The door opening was narrowed to 12 feet with styrene spacers, and the deep-fishbelly sidesill narrowed to more typical depth, bolster to bolster. Contemporary detail adds include Apex runningboard, Kadee 7/7 ladders and Miner brakewheel, and Tahoe Barber S-2 trucks. Decals are K4.

Thanks to Chet French for his technical help. Fun fact – according to Chet (and confirmed on the WAB lettering diagram), WAB added an extra 3” between the first and second numeral of a 4-digit car number; if five digits, the space moved between the second and third numerals.   

Regards,
Bob Chapman

<WAB Ptd.JPG><WAB DD Unptd.JPG>


WAB Postwar AAR DD Boxcar – Front Range Upgrade #4

Bob Chapman
 

Wabash #8188 is a member of the 300-car DD boxcars series #8000-8299 of 1950. The carbodies featured 12-foot door openings, R-3-4 early improved dreadnaught ends, riveted panels, and a diagonal panel roof. Front Range’s circa-1990 kit #4090 nearly matches this prototype, exceptions being a 13-foot door opening and the later-style improved dreadnaught ends.  

The door opening was narrowed to 12 feet with styrene spacers, and the deep-fishbelly sidesill narrowed to more typical depth, bolster to bolster. Contemporary detail adds include Apex runningboard, Kadee 7/7 ladders and Miner brakewheel, and Tahoe Barber S-2 trucks. Decals are K4.

Thanks to Chet French for his technical help. Fun fact – according to Chet (and confirmed on the WAB lettering diagram), WAB added an extra 3” between the first and second numeral of a 4-digit car number; if five digits, the space moved between the second and third numerals.   

Regards,
Bob Chapman


Photo: PRR Gondola 296954 With Export Log Load (Circa 1930s)

Bob Chaparro
 

Photo: PRR Gondola 296954 With Export Log Load (Circa 1930s)

A photo from the Artstor website:

https://library.artstor.org/#/asset/SS7729601_7729601_641419;prevRouteTS=1597971625034

Scroll on the photo to enlarge it.

Taken at Wilmington, Delaware.

Bob Chaparro

Hemet, CA


Photo: Railroad Yards In West Bottoms (Undated)

Bob Chaparro
 

Photo: Railroad Yards In West Bottoms (Undated)

A fair quality photo from the Kansas City Public Library:

https://kchistory.org/islandora/object/kchistory%3A104507/datastream/OBJ/view

Click on the photo to enlarge it.

Quite a variety of freight cars.

Bob Chaparro

Hemet, CA


Re: Ship anchors?

Nolan Hinshaw
 

On Aug 21, 2020, at 08:16, Edward <edb8381@gmail.com> wrote:

[...]

Anchors for a flatcar load would be more like those used on large naval vessels and ocean going ships since the late 19th century, having two large flukes attached to a shank with an eyelet for attaching the anchor chain. At about 10 tons or so each, four such anchors would make a good flat car load, held in place with wood blocking. The attached photo will show the scale of these anchors, from a person sitting by it.
[alert: era-dependencies at work]

There were (and in a few cases still are preserved) sailing ships built in the late 19th century and even a few steam axiliaries built in the early 20th which carried the sliding stock anchors. Balclutha, 1886, Connell & Sons, Glagsgow (one of the first 20 or so steel-hulled sailing ships[0]) is currently resident at the only floating national park in the US and its territories[1]. The more modern naval anchor doesn't cat up like the earlier design, so even the early steam auxiliaries with the more traditional hull shape carried the earlier design of anchor.
--
Nolan Hinshaw, docent emeritus, footnote [1]

[0] for non-military use, steam was for high-priority cargoes, like people and mail - vide the Pacific Mail Steamship company. For the lower-priority cargo, sail was still for a long time less expensive to operate than was steam, especially for bulk haulers.

[1] San Francisco Maritime National Historical Park: <https://www.nps.gov/safr/index.htm>


Re: Ship anchors?

Robert kirkham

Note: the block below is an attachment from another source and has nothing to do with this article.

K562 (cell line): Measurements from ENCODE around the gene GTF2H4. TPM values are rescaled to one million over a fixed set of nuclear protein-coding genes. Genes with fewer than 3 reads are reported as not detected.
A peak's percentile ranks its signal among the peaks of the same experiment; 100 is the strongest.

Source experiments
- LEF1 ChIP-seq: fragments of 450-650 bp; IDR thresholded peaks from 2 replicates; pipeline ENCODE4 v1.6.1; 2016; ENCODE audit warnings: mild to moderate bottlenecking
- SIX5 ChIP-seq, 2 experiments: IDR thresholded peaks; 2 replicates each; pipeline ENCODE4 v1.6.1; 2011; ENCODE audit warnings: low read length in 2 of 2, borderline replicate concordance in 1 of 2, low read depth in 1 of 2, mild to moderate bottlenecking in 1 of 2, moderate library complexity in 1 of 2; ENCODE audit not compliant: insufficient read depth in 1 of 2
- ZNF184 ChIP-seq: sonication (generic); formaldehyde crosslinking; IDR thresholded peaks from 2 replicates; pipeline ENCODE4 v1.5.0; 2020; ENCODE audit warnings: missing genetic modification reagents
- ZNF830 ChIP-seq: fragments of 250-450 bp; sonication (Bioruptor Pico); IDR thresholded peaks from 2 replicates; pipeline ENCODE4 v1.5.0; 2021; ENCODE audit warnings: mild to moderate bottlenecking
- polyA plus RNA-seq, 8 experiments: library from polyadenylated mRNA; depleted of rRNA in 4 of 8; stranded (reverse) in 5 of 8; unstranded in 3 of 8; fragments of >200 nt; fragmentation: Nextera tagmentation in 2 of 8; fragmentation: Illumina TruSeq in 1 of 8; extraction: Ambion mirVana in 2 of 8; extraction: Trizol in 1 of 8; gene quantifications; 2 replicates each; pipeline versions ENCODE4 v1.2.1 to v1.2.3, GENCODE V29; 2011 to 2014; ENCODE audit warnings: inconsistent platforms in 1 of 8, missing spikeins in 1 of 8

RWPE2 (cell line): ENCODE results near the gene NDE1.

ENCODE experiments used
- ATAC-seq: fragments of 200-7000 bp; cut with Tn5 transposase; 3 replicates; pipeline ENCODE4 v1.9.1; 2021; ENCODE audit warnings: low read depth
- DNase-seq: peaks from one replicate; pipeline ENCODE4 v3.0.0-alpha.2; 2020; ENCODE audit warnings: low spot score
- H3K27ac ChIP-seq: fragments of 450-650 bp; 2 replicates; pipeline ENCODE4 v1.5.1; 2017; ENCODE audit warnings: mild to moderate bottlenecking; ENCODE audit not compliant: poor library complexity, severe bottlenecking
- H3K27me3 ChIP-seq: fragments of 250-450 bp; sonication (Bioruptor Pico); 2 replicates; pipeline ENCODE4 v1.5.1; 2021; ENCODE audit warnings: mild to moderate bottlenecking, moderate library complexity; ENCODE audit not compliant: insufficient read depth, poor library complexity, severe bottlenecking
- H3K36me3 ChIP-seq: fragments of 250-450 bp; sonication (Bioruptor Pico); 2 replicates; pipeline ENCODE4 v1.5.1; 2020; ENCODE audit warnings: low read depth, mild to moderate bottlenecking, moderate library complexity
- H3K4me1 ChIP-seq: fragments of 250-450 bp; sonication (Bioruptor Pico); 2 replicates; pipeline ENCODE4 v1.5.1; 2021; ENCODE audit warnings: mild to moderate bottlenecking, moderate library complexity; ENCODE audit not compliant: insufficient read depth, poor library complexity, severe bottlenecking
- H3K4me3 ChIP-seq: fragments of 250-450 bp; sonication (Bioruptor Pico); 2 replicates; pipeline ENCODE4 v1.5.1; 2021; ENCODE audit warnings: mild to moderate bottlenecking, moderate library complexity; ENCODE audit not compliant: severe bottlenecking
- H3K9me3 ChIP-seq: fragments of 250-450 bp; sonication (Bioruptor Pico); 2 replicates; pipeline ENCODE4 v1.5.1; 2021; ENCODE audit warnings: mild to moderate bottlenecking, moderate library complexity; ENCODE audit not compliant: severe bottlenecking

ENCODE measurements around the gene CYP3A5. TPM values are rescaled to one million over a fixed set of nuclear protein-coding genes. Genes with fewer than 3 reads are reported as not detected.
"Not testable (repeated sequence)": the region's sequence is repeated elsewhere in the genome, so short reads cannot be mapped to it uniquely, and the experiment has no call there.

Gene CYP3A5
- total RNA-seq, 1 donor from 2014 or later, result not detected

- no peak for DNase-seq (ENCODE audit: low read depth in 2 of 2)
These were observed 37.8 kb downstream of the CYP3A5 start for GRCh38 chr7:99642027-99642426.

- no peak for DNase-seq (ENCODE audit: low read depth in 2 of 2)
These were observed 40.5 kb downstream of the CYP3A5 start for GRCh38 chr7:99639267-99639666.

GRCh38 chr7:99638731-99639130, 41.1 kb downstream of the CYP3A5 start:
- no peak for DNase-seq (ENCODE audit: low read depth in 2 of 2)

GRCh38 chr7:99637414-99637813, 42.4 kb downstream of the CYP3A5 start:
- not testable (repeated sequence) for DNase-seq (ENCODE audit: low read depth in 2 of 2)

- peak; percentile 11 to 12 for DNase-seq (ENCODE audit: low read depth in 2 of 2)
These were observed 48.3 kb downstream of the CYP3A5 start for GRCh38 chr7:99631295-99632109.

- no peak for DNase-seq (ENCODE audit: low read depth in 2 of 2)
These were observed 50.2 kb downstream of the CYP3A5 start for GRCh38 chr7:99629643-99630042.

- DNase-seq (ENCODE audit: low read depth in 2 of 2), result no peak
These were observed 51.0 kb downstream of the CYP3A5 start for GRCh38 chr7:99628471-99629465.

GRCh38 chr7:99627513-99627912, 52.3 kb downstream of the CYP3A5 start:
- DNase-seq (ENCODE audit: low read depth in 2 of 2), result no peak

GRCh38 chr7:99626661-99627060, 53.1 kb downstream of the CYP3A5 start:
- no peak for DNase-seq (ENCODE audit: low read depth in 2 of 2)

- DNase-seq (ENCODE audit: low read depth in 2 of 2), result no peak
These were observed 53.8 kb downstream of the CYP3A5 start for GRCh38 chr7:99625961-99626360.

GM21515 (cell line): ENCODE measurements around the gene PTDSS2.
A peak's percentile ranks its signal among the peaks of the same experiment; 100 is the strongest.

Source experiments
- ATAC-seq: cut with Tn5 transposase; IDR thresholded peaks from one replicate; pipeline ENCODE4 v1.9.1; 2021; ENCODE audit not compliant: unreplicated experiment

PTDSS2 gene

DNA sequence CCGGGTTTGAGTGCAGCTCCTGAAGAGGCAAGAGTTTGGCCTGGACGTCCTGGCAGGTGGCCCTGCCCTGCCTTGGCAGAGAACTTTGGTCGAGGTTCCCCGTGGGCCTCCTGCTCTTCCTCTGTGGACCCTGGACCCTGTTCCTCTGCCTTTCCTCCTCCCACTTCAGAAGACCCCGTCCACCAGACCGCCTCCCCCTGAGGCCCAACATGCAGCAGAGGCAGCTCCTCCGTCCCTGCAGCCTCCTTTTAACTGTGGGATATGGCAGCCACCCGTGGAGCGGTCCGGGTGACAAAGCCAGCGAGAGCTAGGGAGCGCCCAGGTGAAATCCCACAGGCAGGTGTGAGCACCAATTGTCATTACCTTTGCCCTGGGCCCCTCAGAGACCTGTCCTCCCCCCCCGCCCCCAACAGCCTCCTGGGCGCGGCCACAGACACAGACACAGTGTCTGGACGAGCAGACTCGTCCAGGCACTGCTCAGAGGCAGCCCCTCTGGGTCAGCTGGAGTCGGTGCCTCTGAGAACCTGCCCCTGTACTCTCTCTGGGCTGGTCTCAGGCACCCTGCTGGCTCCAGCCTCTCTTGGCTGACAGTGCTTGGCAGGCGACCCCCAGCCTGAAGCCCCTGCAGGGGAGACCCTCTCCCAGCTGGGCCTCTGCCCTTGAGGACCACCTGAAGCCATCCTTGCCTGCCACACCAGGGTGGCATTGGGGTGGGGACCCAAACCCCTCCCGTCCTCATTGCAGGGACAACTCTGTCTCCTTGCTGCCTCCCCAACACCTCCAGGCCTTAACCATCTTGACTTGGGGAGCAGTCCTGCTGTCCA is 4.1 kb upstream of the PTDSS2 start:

Not an area I am expert on, but have spent a fair amount of time looking at models of anchors.   For ship building, I would think most anchors were made near the shipyard, moved aboard the ship and spent their life at sea.  So if you model trackage from the anchor maker to the shipyard, OK I guess.  But I imagine most makers were at water’s edge and movement was direct from the site to the ship, or by barge from the site to the shipyard.  

For an anchor of that design, you’re looking at quite the anomaly at that size.  I think it is a larger scale model.  If it was smaller, then I could see such an anchor as part of merchandise shipped from here to there for smaller vessels.  https://cdn2.hubspot.net/hubfs/3274142/STEVSHARK/Vryhof_Anhor_History.pdf?t=1493214503869 this page has a history of designs.  Not an expert as I say, but those models look very old.


Rob Kirkham   

On Aug 21, 2020, at 7:49 AM, Claus Schlund &#92;(HGM&#92;) <claus@...> wrote:

Hi List Members,
 
I was sorting thru a box of junk I didn't even know I had, and I found these small ship anchors - see attached image. In my chosen scale (N) these are about 9 feet in length as can be seen on the scale ruler. Doing a quick internet search on "ship anchor dimensions" confirms that anchors of this size do (and did) indeed exist.
 
I assume ship anchors were shipped in steam era freight cars? I ask because I have not yet ever seen a photo of such a shipment.
 
Would they be shipped on flat cars? In gondolas? Would they have simply been tied down, or would they have been blocked in some way to keep them from shifting around during transit?
 
Any thoughts? Conjectures? Factual information? All are welcome.
 
Claus Schlund
 
<20200821_103337.jpg>


Re: Ship anchors?

Edward
 
Edited

The anchors you show are what's called a kedge anchor, with a top crossbar that can be permanent, or able to be folded down along the shank for easier storage.
It is a late 18th century design, sill made, but now for small craft. 

Anchors for a flatcar load would be more like those used on large naval vessels and ocean going ships since the late 19th century, having two large flukes attached to a shank with an eyelet for attaching the anchor chain. At about 10 tons or so each, four such anchors would make a good flat car load, held in place with wood blocking.  The attached photo will show the scale of these anchors, from a person sitting by it. 

Ed Bommer


Ship anchors?

Claus Schlund \(HGM\)
 

Hi List Members,
 
I was sorting thru a box of junk I didn't even know I had, and I found these small ship anchors - see attached image. In my chosen scale (N) these are about 9 feet in length as can be seen on the scale ruler. Doing a quick internet search on "ship anchor dimensions" confirms that anchors of this size do (and did) indeed exist.
 
I assume ship anchors were shipped in steam era freight cars? I ask because I have not yet ever seen a photo of such a shipment.
 
Would they be shipped on flat cars? In gondolas? Would they have simply been tied down, or would they have been blocked in some way to keep them from shifting around during transit?
 
Any thoughts? Conjectures? Factual information? All are welcome.
 
Claus Schlund